I threw myself at the next Holmes & Russell adventure by Laurie R King, "The Game". This time she mixes Holmes-mythology with something that I´m not at all familiar with, and that is Rudyard Kipling´s "Kim". I had no idea, really, all I know Kipling for is "The Jungle Book" and that´s just courtesy of Walt Disney. According to Wikipedia, Kipling is most known for children´s books celebrating British imperialism and that had definately gone out of style when I was young, if it ever was very popular in Scandinavia. A quick look at the library database tells me that there are versions of it from 1957, 1984, and 2002, so perhaps I just missed it. It´s a classic. What do you know.
Anyway, guess what? When Holmes was "dead" from having supposedly fallen down Reichenbacher Falls with Moriarty, he spent some time in India, working with Kim! And it´s not King´s idea, she has stolen it from a guy called Jamyang Norbu! If only Conan Doyle could have foreseen it all...
It is now 1924, the Labour Party has won the last election, Lenin is lying on his deathbed, and the British and US establishments are becoming anxious about the Communists. It´s been 30 years since Holmes worked with Kim, who is still a spy for the British government and has gone missing. Other agents go missing too, and turn up dead. Mycroft Holmes wants to know what´s going on and sends Holmes and Russell to investigate. On the boat to India they encounter an American family on their way to visit a maharaja in the north. The son, a self-proclaimed Marxist, attracts Holmes´attention. Not surprisingly, they meet again.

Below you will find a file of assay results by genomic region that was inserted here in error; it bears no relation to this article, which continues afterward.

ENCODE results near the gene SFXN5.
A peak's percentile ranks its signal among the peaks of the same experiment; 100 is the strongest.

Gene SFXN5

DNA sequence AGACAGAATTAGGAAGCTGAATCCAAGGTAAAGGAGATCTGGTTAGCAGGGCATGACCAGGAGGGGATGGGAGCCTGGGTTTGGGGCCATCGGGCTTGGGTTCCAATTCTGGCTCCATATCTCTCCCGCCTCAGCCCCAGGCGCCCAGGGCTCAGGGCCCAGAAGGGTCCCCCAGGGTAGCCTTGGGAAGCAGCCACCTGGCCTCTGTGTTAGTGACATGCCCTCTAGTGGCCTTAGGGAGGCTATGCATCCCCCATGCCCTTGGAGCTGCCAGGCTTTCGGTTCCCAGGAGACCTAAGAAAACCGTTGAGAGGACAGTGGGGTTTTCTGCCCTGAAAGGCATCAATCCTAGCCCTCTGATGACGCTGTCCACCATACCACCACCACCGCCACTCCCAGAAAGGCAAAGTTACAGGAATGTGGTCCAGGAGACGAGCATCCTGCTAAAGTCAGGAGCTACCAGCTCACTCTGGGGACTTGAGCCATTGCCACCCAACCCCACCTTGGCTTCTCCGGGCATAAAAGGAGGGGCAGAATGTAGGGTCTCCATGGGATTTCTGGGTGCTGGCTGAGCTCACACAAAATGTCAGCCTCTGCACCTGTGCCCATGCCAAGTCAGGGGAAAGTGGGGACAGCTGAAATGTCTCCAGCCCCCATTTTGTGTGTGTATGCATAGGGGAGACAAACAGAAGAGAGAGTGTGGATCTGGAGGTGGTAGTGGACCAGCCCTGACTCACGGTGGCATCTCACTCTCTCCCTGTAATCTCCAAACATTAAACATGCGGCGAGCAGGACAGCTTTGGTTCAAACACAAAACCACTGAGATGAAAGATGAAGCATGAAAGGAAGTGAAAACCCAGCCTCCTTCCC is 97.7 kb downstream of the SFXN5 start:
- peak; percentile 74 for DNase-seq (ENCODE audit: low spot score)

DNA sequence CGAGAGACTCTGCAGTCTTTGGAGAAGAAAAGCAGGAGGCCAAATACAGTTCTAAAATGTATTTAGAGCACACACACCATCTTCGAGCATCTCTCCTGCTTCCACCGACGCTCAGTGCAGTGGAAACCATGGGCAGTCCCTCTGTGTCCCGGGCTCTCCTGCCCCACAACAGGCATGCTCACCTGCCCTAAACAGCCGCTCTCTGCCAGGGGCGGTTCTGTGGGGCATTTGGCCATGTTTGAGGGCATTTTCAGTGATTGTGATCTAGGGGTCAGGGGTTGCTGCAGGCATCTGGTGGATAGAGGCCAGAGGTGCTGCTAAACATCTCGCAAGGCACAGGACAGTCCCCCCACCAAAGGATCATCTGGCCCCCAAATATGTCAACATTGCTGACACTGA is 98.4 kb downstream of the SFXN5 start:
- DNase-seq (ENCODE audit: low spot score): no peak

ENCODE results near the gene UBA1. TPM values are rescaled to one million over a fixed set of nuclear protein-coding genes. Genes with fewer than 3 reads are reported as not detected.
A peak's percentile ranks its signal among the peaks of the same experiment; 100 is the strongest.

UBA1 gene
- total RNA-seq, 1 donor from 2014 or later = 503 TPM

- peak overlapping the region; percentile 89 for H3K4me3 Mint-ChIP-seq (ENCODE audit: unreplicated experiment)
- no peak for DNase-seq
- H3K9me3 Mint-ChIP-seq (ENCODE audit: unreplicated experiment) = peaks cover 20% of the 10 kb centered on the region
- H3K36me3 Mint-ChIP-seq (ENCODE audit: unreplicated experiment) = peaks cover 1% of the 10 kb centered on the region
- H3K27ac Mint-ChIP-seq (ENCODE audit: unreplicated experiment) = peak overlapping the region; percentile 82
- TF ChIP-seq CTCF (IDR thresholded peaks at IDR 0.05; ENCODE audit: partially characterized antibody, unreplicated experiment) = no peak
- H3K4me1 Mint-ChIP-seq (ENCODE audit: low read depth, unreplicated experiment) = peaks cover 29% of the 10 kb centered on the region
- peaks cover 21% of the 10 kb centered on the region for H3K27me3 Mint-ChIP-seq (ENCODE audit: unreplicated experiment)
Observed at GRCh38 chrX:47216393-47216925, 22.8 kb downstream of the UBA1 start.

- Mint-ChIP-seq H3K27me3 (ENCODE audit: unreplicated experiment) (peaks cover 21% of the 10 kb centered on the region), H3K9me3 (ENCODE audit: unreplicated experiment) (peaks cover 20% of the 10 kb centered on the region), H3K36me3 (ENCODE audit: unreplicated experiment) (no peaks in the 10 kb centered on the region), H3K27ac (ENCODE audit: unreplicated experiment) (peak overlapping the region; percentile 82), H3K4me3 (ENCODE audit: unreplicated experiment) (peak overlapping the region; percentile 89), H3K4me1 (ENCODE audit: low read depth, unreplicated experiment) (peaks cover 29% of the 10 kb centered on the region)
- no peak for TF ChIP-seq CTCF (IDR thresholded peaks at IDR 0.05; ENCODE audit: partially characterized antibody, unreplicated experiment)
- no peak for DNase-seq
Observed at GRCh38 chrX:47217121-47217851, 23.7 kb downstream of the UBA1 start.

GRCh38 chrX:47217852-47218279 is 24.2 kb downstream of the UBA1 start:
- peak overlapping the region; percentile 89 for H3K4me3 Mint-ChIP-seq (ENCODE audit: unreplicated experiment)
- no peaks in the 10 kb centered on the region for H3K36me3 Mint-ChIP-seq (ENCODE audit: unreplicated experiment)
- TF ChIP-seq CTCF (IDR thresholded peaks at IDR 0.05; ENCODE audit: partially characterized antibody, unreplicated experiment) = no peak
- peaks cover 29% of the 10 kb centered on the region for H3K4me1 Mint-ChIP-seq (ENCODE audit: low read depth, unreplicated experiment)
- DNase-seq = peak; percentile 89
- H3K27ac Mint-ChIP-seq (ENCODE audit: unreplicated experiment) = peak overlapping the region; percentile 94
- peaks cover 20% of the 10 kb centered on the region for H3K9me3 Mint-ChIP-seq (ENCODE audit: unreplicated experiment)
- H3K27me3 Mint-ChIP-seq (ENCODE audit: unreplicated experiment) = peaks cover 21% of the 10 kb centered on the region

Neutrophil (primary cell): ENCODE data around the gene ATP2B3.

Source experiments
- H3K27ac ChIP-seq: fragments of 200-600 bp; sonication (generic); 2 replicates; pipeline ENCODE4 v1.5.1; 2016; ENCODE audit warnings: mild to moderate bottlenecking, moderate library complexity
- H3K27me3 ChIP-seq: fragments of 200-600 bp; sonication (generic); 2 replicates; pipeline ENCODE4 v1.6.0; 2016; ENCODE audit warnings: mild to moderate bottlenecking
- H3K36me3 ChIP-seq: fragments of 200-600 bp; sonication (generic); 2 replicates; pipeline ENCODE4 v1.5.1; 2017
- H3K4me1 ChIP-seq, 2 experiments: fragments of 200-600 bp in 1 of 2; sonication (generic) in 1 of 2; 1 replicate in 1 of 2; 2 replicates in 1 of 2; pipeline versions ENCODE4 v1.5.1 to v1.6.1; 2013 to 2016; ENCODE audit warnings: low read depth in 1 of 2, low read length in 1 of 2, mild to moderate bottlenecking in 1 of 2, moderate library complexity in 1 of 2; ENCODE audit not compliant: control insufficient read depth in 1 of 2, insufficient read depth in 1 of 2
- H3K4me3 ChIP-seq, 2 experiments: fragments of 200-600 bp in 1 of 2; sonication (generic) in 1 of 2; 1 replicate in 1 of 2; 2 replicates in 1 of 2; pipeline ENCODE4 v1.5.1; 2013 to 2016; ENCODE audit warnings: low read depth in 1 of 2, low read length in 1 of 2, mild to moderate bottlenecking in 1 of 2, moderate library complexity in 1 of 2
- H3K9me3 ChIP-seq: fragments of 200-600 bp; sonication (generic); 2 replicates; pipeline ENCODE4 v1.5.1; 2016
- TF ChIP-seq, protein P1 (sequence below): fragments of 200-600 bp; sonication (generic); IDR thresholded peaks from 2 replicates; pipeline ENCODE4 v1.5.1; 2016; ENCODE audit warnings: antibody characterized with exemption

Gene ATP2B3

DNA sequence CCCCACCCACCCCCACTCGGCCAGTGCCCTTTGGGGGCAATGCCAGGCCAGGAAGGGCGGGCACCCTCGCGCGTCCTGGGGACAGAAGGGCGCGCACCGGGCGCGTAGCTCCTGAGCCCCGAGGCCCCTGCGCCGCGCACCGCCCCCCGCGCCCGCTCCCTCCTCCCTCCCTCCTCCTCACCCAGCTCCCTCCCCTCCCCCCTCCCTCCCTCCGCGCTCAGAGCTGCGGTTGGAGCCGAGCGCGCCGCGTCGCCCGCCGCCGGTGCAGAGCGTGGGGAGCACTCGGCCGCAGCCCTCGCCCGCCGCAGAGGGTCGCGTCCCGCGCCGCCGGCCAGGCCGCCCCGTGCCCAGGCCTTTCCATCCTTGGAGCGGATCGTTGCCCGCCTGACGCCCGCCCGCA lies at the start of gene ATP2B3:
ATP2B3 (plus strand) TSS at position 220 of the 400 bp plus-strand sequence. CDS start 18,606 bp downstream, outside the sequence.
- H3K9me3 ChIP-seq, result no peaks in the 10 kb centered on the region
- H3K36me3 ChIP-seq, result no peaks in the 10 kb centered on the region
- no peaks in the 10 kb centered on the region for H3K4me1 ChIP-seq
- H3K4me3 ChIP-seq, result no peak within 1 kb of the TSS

With the help of British officer Nesbit and street urchin Bindra, a few great disguises, magic, and a bit of blind luck, they discover the fate of Kim and saves the British Empire. For the time being, at least. King is mainly focused on the adventure, but she also manages to nudge the Holmes-Russell relationship along an inch of two. Russell is really coming into her own as a powerful and independent player of the great detective-game and Holmes, though always in control of his end, does not always hold the initiative.
I have already bought the next one, "Locked Rooms" from ebooks.com that may soon be my new favourite webshop... But first I shall take a turn with Günter Grass!